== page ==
Hilpert, Carl, born 12-09-1888 in Nuremberg, joined the Reichswehr as a Fahnenjunker with the 14th Bavarian Infantry Regiment “Hartmann” in Nuremberg from 15-07-1907, age 18. He followed the war school in Munich for one year and promoted to Leutnant on 26-05-1909. During the first war he was with the Battalion of the Königlich Bayerischen Brigade-Ersatzbataillon Nr. 9, as an adjutant, until 1917. After a course for heavy weapons he was promoted to Hauptmann and Chief of a Magine Gun company with the 5th Replacement Infantry Regiment. Assigned as Machine Gun Officer in the Staff of the Regiment from March 1918. He ended the war as Battalion Commander of the 17th Bavarian Infantry Regiment ” Orf”. Hilpert was allowed in the new Reichswehr and from 1921 Company Chief and Regiment Adjutant with the 21st Infantry Regiment in Nuremberg. From 1922 until 1925 he was working for the Reichswehr Ministery and appointed to the Staff of the Wehrkreis Command Nr 5 in Stuttgart. Promoted to Major on 01-06-1929 and transferred to the Staff of Infantry leaders VII in Munich. Now promoted to Oberstleutnant from 01-10-1933 and appointed as Commander of the 35th Infantry Regiment in Tübingen and became an Oberst from 01-09-1935. In 1937 transferred to Kassel as Chief of Staff with the IX Army Corps under command of Artillery General Friedrich Dollmann,
now promoted to Generalmajor from 01-04-1939. With the outbreak of World War II he from 09-09-1939 was the Chief of Staff of the Army Department A under General Kurt von Hammerstein-Equord, who was ordered to security the west border with Belgium and the Netherlands. After Operation “Gelb” the conquest of these countries, the Army Department was used for the training of the Border Security Command South with Krakau, where Hilpert was also working. From 05-02-1940 he was assigned as Chief of Staff with the 1st Army Group under Generaloberst Erwin von Witzleben.
On 07-08-1944, von Witzleben was in the first group of accused conspirators to be brought before the Volksgerichtshof . Ravaged by the conditions of his Gestapo arrest, he surprisingly approached the bench giving the Nazi salute, for which he was rebuked by the presiding judge Roland Freisler . Von Witzleben was put to death that same day on 08-08-1944, age 62, at Plötzensee Prison in Berlin. By Hitler’s positive orders, he was strangled with piano wire which had been wound around a meat hook, and the execution was filmed. The footage has since been lost. With the 1st Army Group Hilpert was involved in the Western invasion and after the successful battles on 01-10-1940 promoted to Generalleutnant. When von Witzleben, from 26-10-1940 was promoted to Field Marshal with the command of Army Group D in France, became Hilpert the new Chief of Staff of the Army Group for one and a half year. As von Witzleben was relieved by Gerd von Rundstedt in April 1942 Hilpert landed in the Führer Reserve. From 26-06-1942 he was appointed as replacement of the sick leave General of the Infantry Kurt von Chevallerie with the command of the LIX Army Corps, which was put in action with the Army Group “Mitten” under Field Marshal Gunther “Hans” von Kluge on the Eastern front. After the recovery of von Chevallerie, he took the command of the XXII Army Corps in the region of Rschew. During the battles in this region Hilpert was promoted to General on 01-09-1942 and was from 20-01-1943 assigned as Commanding General of the LIV Army Corps. Involved in the retreating battles around Ladoga he on 22-08-1943 was awarded with the Knight Cross of the Iron Cross . From 01-08-1943 he already was again in the Führer Reserve. Temporary commander of the XXVI Army Corps from 31-10-1943 for Leningrad, then from 01-01-1944 commander of the L Army Corps with the 16th Army Corps in the region of Newel, he succeeded General der Infantry, Martin Grase who died age 72 on 03-08-1963 in Freiburg. With the winter offensive of the Russian forces Hilpert’s troops were involved in heavy battles and Hilpert himself went on sick leave. Temporary until 01-04-1944 succeeded by Generalleutnant Walter Hartmann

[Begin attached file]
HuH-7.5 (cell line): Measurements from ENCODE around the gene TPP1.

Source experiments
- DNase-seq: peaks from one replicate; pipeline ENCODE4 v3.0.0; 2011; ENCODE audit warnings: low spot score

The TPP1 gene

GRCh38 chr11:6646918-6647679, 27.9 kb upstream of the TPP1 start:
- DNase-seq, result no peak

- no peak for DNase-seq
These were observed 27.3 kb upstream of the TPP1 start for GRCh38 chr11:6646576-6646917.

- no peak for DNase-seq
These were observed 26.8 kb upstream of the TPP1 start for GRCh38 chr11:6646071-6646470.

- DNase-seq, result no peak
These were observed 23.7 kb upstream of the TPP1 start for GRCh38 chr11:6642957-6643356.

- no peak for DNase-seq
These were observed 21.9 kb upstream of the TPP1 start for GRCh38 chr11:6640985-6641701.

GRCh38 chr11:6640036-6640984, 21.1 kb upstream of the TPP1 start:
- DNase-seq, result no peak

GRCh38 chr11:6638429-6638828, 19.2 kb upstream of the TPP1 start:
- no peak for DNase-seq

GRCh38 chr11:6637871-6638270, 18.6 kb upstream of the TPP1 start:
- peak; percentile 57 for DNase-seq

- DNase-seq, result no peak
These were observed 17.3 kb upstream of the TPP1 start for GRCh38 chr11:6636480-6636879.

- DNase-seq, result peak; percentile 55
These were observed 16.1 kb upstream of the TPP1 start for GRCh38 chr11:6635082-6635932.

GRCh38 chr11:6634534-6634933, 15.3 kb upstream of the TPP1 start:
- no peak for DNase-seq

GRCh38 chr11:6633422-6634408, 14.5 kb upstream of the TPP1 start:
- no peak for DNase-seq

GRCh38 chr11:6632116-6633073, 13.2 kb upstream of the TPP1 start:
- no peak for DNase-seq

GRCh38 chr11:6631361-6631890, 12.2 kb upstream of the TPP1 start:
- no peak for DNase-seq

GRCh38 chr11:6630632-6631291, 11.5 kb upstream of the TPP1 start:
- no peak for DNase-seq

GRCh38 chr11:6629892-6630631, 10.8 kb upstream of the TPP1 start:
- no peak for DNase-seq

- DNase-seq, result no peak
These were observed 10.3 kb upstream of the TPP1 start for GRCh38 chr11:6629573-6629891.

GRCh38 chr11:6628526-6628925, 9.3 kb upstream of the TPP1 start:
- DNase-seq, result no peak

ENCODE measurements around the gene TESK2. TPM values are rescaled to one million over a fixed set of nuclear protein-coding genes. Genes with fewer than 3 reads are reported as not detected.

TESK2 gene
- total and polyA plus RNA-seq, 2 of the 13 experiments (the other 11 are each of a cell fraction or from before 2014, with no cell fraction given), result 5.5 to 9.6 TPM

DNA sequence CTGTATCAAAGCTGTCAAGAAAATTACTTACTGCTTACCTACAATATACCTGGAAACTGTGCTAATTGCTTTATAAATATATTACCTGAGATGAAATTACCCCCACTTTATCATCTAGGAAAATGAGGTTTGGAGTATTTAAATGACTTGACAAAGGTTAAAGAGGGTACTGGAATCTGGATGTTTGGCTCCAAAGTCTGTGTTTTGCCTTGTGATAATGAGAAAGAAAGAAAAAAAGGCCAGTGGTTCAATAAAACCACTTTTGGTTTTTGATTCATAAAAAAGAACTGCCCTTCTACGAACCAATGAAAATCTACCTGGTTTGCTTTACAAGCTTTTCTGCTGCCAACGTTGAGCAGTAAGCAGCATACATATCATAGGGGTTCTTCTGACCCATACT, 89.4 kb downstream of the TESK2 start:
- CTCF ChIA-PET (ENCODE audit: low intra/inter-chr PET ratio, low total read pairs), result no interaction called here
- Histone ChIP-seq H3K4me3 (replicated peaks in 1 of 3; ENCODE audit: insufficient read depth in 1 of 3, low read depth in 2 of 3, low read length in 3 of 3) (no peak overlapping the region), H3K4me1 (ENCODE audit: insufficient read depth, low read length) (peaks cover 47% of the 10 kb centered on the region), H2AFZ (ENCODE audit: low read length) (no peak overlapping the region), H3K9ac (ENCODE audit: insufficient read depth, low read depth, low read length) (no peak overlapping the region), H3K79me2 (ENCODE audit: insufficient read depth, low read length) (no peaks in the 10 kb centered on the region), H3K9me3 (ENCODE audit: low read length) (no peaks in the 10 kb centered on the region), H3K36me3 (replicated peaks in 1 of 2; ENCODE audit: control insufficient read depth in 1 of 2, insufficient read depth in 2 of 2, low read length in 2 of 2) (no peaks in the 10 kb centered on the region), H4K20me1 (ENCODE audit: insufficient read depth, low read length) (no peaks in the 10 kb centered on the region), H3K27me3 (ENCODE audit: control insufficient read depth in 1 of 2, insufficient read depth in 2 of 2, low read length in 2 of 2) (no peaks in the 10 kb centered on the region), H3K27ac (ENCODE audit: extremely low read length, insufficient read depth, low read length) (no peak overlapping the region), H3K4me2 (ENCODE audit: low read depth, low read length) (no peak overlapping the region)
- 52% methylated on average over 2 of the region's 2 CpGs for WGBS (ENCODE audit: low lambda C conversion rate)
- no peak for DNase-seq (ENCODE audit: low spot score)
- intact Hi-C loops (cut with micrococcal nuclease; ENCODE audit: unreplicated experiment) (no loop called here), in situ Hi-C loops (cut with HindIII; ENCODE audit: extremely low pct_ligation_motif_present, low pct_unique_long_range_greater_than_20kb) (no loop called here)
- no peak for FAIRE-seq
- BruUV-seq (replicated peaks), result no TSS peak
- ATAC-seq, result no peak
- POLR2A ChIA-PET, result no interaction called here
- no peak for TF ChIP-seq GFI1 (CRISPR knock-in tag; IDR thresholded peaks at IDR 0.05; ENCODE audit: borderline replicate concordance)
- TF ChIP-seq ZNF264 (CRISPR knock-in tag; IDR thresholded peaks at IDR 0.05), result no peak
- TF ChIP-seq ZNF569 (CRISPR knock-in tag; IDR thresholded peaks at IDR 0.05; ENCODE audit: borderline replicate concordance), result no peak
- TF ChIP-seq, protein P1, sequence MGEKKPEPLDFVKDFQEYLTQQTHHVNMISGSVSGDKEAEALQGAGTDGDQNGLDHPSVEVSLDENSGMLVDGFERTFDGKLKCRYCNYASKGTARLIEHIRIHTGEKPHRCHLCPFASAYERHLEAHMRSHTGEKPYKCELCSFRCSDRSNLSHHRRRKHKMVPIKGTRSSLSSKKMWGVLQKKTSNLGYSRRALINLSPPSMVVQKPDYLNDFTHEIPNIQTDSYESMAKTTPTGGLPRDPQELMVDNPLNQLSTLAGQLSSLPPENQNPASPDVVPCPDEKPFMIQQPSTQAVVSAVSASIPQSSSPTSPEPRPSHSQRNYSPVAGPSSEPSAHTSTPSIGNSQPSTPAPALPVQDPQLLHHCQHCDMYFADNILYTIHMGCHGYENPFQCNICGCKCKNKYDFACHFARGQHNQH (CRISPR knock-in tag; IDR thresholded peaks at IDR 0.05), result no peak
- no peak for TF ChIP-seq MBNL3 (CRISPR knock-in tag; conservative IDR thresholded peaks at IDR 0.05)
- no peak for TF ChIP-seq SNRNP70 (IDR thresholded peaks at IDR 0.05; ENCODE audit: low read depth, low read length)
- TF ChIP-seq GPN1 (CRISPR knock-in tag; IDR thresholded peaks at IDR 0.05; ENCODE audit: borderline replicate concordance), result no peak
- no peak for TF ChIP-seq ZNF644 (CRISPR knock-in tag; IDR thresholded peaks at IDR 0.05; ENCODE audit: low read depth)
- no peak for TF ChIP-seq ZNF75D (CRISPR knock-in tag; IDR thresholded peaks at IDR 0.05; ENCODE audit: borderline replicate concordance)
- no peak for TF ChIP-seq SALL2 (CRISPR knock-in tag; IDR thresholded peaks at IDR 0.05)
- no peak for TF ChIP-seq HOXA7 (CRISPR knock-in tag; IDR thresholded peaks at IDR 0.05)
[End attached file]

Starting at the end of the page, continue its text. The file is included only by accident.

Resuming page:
, who died old age 85 on 11-03-1977 in Hameln. He successful succeeded in retreating in heavy battles from the region of Polozk and therefore awarded with Iron Cross with Oakleaves on 08-08-1944.During the last stages of World War II, Hilpert commanded the German troops which had been surrounded by the Soviet Army in the Courland Pocket. On 07-05-1945, Head of State (Staatsoberhaupt) and German President, Karl Dönitz ordered now Generaloberst Carl Hilpert, to surrender Army Group Courland. Hilpert was the army group’s last Commander-in-Chief. Hilpert surrendered himself, his personal staff, and three divisions of the XXXVIII Corps to Marshal of the Soviet Union Leonid Govorov , who died age 58 on 19-03-1955 in Moscow. Hilpert sent the following message to his troops: To all ranks! Marshall Govorov has agreed to a cease-fire beginning at 14:00 hours on 8 May. Troops to be informed immediately. White flags to be displayed. Commander expects loyal implementation of order, on which the fate of all Courland troops depends.
Death and burial ground of Hilpert, Carl.
He died two years later as prisoner in Moscow on 01-02-1947, age 58 and is buried in the German war graves section on the civil cemetery of Krasnogorsk, near Moscow, Abt 1-Grave 43. His close neighbor there is Generaloberst Walter Heitz who also died in prison. Wolfgang Linke from Frankfurt am Main visited the cemetery, near Moscow and kindly sent me the grave photo’s.
Cemetery location of Hilpert, Carl.